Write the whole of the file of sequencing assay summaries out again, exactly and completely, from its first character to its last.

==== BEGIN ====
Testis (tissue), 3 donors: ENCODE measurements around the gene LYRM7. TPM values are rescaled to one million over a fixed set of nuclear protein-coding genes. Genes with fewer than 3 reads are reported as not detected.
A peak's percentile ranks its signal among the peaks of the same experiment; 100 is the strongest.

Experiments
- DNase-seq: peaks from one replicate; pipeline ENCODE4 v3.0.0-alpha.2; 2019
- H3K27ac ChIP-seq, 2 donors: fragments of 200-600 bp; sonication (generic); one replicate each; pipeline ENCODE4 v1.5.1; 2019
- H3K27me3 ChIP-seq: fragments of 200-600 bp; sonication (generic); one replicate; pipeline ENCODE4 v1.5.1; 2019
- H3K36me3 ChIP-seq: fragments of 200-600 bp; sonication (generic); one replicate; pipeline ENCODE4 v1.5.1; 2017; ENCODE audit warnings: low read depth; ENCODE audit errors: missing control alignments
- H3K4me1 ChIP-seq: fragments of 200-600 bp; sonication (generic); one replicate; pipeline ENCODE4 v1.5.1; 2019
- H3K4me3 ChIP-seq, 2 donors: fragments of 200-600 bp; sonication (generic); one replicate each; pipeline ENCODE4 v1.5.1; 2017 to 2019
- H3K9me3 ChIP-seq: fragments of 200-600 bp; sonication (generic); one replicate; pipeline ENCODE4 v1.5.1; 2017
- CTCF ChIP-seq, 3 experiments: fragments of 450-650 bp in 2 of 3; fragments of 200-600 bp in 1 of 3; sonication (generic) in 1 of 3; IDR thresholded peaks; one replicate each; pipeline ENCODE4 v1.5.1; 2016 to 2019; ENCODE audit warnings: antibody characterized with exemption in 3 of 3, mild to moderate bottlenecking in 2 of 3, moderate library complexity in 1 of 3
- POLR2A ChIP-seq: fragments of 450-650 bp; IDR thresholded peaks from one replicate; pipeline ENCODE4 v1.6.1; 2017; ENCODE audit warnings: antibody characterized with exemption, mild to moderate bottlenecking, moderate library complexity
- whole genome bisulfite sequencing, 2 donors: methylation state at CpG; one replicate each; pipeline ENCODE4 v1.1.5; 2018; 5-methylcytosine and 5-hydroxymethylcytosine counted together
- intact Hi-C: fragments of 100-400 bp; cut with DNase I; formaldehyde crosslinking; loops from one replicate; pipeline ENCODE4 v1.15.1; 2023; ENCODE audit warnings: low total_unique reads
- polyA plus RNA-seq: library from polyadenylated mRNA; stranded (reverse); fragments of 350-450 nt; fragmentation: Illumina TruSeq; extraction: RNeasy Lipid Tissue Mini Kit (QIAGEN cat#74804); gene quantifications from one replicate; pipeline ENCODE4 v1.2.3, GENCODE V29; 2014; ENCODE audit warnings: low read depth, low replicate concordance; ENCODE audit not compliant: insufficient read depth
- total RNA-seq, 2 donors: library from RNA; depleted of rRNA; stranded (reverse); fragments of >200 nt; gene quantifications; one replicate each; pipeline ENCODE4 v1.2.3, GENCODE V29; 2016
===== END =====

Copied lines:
Testis (tissue), 3 donors: ENCODE measurements around the gene LYRM7. TPM values are rescaled to one million over a fixed set of nuclear protein-coding genes. Genes with fewer than 3 reads are reported as not detected.
A peak's percentile ranks its signal among the peaks of the same experiment; 100 is the strongest.

Experiments
- DNase-seq: peaks from one replicate; pipeline ENCODE4 v3.0.0-alpha.2; 2019
- H3K27ac ChIP-seq, 2 donors: fragments of 200-600 bp; sonication (generic); one replicate each; pipeline ENCODE4 v1.5.1; 2019
- H3K27me3 ChIP-seq: fragments of 200-600 bp; sonication (generic); one replicate; pipeline ENCODE4 v1.5.1; 2019
- H3K36me3 ChIP-seq: fragments of 200-600 bp; sonication (generic); one replicate; pipeline ENCODE4 v1.5.1; 2017; ENCODE audit warnings: low read depth; ENCODE audit errors: missing control alignments
- H3K4me1 ChIP-seq: fragments of 200-600 bp; sonication (generic); one replicate; pipeline ENCODE4 v1.5.1; 2019
- H3K4me3 ChIP-seq, 2 donors: fragments of 200-600 bp; sonication (generic); one replicate each; pipeline ENCODE4 v1.5.1; 2017 to 2019
- H3K9me3 ChIP-seq: fragments of 200-600 bp; sonication (generic); one replicate; pipeline ENCODE4 v1.5.1; 2017
- CTCF ChIP-seq, 3 experiments: fragments of 450-650 bp in 2 of 3; fragments of 200-600 bp in 1 of 3; sonication (generic) in 1 of 3; IDR thresholded peaks; one replicate each; pipeline ENCODE4 v1.5.1; 2016 to 2019; ENCODE audit warnings: antibody characterized with exemption in 3 of 3, mild to moderate bottlenecking in 2 of 3, moderate library complexity in 1 of 3
- POLR2A ChIP-seq: fragments of 450-650 bp; IDR thresholded peaks from one replicate; pipeline ENCODE4 v1.6.1; 2017; ENCODE audit warnings: antibody characterized with exemption, mild to moderate bottlenecking, moderate library complexity
- whole genome bisulfite sequencing, 2 donors: methylation state at CpG; one replicate each; pipeline ENCODE4 v1.1.5; 2018; 5-methylcytosine and 5-hydroxymethylcytosine counted together
- intact Hi-C: fragments of 100-400 bp; cut with DNase I; formaldehyde crosslinking; loops from one replicate; pipeline ENCODE4 v1.15.1; 2023; ENCODE audit warnings: low total_unique reads
- polyA plus RNA-seq: library from polyadenylated mRNA; stranded (reverse); fragments of 350-450 nt; fragmentation: Illumina TruSeq; extraction: RNeasy Lipid Tissue Mini Kit (QIAGEN cat#74804); gene quantifications from one replicate; pipeline ENCODE4 v1.2.3, GENCODE V29; 2014; ENCODE audit warnings: low read depth, low replicate concordance; ENCODE audit not compliant: insufficient read depth
- total RNA-seq, 2 donors: library from RNA; depleted of rRNA; stranded (reverse); fragments of >200 nt; gene quantifications; one replicate each; pipeline ENCODE4 v1.2.3, GENCODE V29; 2016